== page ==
But in the end, The Return is about Laura Palmer, long dead but not forgotten, her homecoming photo fading into the mist of every episode opener. “Laura is the One,” the Log Lady told us long ago, and it’s true. She is the one that Cooper has been trying to save all this time, even from beyond the grave. Even as a teenager, watching the original series and the end of Fire Walk With Me, I felt like Cooper and Laura had a deeper connection and were always fated to meet – in this world or the next. The shooting script of Fire Walk With Me even contains a scene where Laura asks future Cooper why he couldn’t help her.
And after 16 episodes, Cooper does come back to us – and Twin Peaks – to face his literal demons and kill two birds with one stone, thanks to the help of both old and new friends. With Mr. C and the spirit of Bob disposed of thanks to Lucy and Freddie’s magical green gardening glove, he knows the time is right.
“Find Laura.” That’s what the Leland in the Black Lodge told him. Like FBI agents Phillip Jeffries and Chet Desmond before him, Cooper is going to gamble with the spirit world surrounding Twin Peaks in hopes of restoring order to the past – no matter what it might do to the future – or vice versa. With the help of Mike and Phillip Jeffries, he returns to the night of Laura’s murder and pulls her out of time to return her “home.” Is that the Palmer house, a place filled with dark spirits? Or is it Jack Rabbit’s Palace, the gateway to the White Lodge? Where does Laura truly belong?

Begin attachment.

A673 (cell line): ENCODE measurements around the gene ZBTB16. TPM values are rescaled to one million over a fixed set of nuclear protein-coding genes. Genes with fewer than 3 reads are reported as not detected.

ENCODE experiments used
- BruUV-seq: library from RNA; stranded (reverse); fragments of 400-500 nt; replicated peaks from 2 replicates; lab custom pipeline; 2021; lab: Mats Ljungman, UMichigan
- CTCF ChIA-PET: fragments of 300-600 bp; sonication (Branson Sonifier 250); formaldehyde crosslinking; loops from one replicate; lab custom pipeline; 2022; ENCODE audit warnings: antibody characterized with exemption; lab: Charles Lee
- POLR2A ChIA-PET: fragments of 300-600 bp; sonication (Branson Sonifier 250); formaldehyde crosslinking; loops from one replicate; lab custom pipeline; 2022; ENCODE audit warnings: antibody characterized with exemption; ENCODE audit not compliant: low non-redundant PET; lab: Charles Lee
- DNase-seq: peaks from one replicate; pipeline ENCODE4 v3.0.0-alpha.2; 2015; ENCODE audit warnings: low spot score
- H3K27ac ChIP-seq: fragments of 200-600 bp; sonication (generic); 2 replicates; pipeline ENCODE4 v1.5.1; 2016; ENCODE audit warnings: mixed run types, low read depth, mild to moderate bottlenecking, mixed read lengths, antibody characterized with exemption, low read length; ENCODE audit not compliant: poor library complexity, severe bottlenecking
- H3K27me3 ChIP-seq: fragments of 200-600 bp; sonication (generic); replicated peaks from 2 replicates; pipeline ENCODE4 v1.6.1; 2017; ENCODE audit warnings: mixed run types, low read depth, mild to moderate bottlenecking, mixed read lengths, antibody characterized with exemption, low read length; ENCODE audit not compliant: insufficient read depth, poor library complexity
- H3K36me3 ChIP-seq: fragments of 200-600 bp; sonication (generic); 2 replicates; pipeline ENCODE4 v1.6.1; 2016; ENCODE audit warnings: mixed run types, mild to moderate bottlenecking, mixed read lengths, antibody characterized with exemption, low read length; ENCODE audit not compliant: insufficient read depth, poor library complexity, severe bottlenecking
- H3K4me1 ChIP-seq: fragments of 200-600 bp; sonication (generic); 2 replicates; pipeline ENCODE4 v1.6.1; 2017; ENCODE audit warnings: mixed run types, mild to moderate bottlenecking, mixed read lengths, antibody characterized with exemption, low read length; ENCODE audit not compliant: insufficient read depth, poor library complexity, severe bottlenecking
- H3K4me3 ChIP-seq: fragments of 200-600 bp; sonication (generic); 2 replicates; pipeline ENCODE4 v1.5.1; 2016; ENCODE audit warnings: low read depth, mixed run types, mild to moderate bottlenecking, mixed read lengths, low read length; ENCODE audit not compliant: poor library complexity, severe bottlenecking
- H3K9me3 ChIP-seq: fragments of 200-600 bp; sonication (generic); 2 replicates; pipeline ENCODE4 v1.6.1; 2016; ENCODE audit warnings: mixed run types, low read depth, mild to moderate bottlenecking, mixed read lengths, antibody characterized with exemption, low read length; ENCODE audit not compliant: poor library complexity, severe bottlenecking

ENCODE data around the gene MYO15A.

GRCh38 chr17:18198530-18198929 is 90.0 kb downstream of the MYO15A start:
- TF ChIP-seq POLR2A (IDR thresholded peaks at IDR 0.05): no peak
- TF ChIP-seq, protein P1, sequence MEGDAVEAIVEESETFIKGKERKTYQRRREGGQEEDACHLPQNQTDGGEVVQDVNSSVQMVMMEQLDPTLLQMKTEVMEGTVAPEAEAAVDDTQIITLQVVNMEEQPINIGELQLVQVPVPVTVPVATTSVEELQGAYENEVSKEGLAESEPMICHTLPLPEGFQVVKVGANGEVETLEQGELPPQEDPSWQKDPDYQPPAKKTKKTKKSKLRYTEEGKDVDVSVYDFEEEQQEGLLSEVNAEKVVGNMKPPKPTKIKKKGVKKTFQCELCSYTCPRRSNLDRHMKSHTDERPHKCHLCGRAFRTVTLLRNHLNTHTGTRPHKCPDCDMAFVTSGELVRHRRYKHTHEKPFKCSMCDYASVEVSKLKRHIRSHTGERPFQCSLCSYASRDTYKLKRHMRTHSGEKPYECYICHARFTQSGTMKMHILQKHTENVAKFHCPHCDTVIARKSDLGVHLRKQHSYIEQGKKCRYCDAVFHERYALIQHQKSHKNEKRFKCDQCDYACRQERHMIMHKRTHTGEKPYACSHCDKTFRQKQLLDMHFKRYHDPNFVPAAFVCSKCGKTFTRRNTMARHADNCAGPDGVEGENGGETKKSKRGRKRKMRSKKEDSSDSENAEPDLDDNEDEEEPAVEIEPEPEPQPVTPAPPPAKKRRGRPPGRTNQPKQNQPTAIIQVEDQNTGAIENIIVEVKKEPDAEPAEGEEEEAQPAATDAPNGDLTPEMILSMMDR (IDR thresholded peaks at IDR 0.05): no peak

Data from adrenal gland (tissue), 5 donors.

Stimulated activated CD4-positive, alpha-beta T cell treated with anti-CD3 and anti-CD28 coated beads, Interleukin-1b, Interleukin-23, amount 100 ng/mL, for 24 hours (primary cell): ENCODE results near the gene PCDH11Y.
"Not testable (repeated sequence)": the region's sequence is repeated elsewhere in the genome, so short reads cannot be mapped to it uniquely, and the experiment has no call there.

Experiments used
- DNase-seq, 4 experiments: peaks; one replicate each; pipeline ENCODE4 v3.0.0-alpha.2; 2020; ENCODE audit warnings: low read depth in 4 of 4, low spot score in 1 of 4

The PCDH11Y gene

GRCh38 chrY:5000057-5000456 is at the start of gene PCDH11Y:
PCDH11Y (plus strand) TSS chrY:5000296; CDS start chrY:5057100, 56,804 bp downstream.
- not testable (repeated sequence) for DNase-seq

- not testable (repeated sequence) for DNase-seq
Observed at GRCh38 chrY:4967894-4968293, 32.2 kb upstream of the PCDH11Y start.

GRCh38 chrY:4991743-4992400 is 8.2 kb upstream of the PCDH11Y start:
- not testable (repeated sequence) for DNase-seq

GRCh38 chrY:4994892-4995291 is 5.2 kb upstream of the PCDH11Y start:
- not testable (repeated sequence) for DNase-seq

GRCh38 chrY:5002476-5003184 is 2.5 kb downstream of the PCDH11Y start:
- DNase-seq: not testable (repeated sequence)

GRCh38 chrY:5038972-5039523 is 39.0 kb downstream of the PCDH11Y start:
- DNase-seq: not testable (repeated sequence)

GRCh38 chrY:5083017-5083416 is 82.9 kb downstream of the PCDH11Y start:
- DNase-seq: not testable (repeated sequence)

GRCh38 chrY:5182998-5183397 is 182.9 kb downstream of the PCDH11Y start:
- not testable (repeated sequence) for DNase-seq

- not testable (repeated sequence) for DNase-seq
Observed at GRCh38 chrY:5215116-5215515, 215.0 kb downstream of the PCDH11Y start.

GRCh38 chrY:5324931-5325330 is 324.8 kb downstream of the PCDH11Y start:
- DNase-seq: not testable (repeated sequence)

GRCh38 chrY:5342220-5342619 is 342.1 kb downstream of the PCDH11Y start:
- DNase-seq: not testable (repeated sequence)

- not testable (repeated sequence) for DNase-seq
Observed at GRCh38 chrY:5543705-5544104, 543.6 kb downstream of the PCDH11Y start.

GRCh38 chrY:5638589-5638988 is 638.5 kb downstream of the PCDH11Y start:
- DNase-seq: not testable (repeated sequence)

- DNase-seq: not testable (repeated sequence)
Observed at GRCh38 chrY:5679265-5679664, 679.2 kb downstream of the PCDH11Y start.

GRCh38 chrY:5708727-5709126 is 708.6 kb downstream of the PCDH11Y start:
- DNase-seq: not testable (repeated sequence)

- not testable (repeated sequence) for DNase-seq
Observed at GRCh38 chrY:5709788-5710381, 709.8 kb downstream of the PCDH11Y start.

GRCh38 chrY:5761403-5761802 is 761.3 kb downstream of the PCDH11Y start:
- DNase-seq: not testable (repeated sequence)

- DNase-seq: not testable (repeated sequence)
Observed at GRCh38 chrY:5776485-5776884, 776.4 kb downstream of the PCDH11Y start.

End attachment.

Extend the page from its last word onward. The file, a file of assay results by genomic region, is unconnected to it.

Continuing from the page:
Knowing he has to shift the timeline further, that’s when Cooper and Diane cross over into a similar but alternate world where he finds Carrie Page, a hardened “what if” version of Laura Palmer, had she escaped Twin Peaks, never to return.
And yet, that’s what Cooper must do – he must take Carrie Page back to the Palmer house, a source of great evil. The Fireman showed Andy the goodness that was inside of Laura – and we witness Senorita Dido’s reverence in the White Lodge over the golden orb containing Laura Palmer’s true essence – pure golden light and goodness. In whatever form she inhabits now due to Cooper’s well-meaning actions, her light must return once more and bear witness to the terrors that were Laura’s life and death. Only then will there be closure. Only then can Judy be destroyed. As Carrie looks up at the Palmer – now Tremond – residence, something inside her sparks and then comes the scream – a scream so powerful it echoes across all of space and time. The lights of the house go out and we are left in darkness once more.
The Return was about Laura all along – it was about returning her to life and giving her peace. Lynch built worlds strong enough to do both – he brought her home and laid her to rest.